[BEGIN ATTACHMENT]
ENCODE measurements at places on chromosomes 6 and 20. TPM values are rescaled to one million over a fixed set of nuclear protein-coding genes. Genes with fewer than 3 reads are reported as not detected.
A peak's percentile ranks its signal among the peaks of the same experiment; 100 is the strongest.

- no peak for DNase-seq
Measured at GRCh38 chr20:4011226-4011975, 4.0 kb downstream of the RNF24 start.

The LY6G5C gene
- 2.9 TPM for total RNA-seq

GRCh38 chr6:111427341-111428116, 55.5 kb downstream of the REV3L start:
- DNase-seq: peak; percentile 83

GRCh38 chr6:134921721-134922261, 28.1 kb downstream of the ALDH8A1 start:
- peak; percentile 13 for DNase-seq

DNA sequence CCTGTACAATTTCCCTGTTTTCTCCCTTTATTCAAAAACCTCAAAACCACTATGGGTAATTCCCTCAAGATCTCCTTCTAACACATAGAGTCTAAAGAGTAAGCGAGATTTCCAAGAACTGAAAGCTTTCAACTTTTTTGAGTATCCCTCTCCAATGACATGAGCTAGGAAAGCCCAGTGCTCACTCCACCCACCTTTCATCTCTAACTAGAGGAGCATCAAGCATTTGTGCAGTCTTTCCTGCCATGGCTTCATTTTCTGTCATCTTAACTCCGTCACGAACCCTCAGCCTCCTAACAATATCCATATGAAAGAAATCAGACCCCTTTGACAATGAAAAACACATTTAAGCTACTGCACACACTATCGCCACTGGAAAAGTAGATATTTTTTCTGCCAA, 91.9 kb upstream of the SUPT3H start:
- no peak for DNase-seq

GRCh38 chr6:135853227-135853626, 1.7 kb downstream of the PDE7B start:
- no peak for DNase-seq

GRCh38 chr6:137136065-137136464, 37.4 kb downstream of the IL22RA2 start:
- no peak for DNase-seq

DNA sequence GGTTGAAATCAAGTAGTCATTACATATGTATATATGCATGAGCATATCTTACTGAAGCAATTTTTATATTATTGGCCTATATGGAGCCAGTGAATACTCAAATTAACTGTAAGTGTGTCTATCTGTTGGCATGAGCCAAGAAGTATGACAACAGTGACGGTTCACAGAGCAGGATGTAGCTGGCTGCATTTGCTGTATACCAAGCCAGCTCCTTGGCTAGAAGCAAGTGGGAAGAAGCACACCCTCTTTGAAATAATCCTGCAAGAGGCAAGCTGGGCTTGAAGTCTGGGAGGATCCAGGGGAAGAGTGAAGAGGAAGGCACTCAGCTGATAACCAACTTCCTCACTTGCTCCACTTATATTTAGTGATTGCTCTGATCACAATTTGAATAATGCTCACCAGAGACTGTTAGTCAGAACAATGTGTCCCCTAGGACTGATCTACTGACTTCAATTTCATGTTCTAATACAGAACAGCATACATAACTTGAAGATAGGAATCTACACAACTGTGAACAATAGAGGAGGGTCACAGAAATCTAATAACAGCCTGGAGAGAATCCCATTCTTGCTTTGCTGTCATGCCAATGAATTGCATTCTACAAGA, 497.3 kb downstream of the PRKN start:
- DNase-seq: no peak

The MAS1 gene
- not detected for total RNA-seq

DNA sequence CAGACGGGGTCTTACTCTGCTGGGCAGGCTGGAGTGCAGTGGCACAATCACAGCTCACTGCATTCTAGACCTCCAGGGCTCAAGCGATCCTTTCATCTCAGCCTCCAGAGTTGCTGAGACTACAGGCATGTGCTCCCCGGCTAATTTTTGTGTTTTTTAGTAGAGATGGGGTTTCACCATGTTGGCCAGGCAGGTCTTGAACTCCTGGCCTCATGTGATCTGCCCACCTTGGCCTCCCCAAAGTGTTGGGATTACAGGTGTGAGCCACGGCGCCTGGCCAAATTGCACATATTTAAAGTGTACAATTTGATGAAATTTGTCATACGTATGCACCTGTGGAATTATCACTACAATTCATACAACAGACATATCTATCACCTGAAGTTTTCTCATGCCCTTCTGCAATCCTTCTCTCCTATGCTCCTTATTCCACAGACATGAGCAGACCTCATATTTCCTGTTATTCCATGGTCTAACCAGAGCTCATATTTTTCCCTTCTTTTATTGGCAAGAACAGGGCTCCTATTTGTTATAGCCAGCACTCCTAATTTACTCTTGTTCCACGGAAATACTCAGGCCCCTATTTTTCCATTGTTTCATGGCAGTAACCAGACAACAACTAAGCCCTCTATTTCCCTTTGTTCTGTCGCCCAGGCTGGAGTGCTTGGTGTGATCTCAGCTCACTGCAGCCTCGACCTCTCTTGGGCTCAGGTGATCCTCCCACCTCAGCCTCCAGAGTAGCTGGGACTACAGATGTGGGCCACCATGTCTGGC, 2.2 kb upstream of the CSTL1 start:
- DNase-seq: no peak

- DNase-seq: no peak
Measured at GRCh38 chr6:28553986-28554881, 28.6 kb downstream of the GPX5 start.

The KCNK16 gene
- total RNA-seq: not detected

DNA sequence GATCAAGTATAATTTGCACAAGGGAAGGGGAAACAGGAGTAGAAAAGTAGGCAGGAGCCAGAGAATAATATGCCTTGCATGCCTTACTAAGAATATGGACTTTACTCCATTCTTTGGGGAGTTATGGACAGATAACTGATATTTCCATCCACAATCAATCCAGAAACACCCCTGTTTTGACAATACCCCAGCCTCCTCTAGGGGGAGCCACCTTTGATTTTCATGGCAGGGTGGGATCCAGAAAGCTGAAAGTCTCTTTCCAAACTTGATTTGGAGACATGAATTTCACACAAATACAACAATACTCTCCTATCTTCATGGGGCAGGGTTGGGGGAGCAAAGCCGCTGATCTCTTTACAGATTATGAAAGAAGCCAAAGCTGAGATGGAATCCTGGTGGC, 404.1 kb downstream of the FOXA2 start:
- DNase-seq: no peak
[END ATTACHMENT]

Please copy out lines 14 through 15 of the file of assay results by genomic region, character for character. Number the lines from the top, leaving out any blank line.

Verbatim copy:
- no peak for DNase-seq

GRCh38 chr6:137136065-137136464, 37.4 kb downstream of the IL22RA2 start: